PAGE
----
This has created a situation where "there's no market" for the Houston Rockets to trade Lawson, as an Eastern Conference executive told CBS Sports' Ken Berger.
But isn't that the best time to buy? Maybe he never finds his way out of this mess—that wouldn't be disastrous, since his $13.2 million salary for next season isn't guaranteed. But if he does turn the corner, some point guard-starved team would have stumbled into a wildly productive, bargain-priced 28-year-old floor general.
Kevin Martin, Minnesota Timberwolves
Considering where the Minnesota Timberwolves are in the rebuilding process, their backcourt of the future should be presently getting as many minutes as possible. In other words, the Wolves don't have a need for 32-year-old scorer Kevin Martin, whom they reportedly started shopping last month, a source told Jon Krawczynski of the Associated Press.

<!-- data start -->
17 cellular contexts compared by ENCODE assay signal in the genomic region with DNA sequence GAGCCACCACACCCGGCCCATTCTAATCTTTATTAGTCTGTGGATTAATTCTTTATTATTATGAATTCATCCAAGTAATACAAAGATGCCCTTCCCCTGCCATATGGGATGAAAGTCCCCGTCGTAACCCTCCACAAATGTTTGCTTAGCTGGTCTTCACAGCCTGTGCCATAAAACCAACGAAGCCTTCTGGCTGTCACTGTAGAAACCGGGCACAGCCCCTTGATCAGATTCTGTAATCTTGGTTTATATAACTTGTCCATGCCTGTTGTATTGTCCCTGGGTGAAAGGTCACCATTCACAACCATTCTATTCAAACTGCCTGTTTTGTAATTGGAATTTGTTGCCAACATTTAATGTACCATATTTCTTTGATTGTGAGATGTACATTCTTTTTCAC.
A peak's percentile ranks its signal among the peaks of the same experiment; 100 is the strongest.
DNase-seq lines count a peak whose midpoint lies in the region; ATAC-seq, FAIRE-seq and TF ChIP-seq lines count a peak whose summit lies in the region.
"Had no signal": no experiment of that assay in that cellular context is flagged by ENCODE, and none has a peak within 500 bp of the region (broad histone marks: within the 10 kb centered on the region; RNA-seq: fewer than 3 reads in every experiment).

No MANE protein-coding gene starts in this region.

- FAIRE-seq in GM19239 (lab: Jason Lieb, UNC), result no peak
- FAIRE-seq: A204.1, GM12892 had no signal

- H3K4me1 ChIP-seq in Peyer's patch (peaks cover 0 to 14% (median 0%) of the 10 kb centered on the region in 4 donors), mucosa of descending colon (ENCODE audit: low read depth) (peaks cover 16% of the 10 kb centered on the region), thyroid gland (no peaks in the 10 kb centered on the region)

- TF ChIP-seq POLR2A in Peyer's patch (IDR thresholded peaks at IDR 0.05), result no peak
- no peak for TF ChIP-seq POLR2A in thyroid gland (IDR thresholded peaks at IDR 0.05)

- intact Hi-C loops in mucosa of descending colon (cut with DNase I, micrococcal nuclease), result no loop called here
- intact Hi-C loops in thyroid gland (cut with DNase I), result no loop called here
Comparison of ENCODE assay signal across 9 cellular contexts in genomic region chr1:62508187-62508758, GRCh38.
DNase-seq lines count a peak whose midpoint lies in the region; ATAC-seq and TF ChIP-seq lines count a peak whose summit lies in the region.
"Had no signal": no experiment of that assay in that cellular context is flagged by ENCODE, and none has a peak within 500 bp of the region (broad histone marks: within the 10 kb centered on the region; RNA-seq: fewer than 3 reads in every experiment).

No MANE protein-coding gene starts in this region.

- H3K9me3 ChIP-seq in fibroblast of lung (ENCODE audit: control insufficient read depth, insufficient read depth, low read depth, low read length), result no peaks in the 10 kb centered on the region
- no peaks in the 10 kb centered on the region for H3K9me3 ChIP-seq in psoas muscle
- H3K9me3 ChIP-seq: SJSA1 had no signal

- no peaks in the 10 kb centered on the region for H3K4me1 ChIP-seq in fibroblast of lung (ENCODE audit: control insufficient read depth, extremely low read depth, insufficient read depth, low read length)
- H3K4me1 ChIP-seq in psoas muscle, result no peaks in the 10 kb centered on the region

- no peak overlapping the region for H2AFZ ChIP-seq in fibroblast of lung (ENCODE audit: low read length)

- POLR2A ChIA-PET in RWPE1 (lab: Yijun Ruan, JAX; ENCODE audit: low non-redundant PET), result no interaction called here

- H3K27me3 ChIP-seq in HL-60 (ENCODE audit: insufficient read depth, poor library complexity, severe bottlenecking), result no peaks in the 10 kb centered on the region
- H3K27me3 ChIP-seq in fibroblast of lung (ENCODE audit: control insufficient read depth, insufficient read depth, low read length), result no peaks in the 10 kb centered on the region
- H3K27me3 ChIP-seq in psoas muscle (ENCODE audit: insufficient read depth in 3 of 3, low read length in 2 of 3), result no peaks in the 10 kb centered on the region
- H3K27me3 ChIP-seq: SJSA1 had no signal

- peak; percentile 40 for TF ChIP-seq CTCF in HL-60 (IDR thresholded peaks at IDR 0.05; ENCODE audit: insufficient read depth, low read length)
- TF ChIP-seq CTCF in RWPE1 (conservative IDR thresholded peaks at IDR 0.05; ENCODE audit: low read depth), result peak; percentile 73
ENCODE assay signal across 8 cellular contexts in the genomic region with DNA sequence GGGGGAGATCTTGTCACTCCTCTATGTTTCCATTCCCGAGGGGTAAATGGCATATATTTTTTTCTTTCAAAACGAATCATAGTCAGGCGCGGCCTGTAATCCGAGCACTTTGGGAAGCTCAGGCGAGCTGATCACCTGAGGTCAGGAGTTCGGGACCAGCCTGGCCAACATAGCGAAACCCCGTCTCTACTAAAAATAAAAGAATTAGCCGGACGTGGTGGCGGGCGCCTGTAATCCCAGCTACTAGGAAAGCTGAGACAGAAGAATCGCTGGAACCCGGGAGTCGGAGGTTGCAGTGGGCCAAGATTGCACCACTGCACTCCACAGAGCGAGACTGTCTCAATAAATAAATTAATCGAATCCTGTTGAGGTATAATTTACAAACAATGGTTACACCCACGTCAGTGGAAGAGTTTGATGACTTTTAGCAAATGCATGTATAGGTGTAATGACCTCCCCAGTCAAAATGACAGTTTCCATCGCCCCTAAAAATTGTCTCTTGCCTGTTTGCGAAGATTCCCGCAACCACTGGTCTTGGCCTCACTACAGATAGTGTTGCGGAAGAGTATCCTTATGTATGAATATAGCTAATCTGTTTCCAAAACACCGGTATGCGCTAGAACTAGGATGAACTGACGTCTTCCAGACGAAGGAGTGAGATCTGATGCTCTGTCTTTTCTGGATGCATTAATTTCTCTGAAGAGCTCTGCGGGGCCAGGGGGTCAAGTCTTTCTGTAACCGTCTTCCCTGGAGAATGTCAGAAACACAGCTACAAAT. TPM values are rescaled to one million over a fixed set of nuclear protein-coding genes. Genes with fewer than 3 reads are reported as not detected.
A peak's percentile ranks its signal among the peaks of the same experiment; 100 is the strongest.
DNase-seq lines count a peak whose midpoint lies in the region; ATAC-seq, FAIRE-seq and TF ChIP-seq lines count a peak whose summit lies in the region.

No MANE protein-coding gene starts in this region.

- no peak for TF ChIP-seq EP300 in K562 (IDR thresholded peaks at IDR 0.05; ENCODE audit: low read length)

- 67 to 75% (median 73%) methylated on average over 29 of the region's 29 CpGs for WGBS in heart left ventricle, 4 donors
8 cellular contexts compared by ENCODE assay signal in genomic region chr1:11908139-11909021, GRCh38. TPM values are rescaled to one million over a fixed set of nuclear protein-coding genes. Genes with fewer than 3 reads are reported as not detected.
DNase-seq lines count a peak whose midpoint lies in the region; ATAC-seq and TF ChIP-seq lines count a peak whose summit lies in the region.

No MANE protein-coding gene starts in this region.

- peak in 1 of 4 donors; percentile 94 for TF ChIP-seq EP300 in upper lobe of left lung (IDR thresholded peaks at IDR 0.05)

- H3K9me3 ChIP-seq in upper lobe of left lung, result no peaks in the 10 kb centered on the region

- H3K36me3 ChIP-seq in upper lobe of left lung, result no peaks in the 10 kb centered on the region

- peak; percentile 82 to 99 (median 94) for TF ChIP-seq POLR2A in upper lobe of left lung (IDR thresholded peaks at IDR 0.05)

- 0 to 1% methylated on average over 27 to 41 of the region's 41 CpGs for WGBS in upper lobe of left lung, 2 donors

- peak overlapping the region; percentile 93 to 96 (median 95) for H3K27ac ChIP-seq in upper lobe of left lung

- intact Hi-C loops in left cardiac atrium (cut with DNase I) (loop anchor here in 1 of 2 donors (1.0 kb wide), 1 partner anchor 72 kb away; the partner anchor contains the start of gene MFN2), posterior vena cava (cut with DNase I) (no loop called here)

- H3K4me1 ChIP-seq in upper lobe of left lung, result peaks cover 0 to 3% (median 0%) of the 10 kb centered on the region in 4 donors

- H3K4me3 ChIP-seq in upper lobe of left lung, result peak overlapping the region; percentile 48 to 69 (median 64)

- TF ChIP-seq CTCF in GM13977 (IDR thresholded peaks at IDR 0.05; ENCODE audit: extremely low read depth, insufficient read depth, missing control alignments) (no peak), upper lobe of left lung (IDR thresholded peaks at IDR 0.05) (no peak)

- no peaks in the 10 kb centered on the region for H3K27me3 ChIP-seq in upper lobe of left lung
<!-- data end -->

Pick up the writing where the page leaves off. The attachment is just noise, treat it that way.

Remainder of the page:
Martin could jolt any scoring-deprived win-now team. He puts up points in any situation—this year, he's drifted in and out of Minnesota's rotation and still tallied 17.8 points per 36 minutes. His three ball (career 38.5 percent) would also allow him to fit in a long-range specialist's role.
A trade for Martin would likely involve limited risk and a fairly promising reward, but his $7.3 million player option for next season is burdensome enough to keep him off our actual rankings.
7. Timofey Mozgov, Cleveland Cavaliers
The Cleveland Cavaliers aren't publicly shopping Timofey Mozgov, but sources told Yahoo Sports' Marc J. Spears that several teams are inquiring about the 7'1", 275-pound bruiser.
Mozgov's minutes per game have declined each month this season, from 21.3 in October to 15.1 in January. His 50.3 field-goal percentage is the second worst of his career, as is his 13.5 rebounding percentage. The Cavs have been 7.1 points better per 100 possessions without him, which explains why his old starting spot now belongs to Tristan Thompson.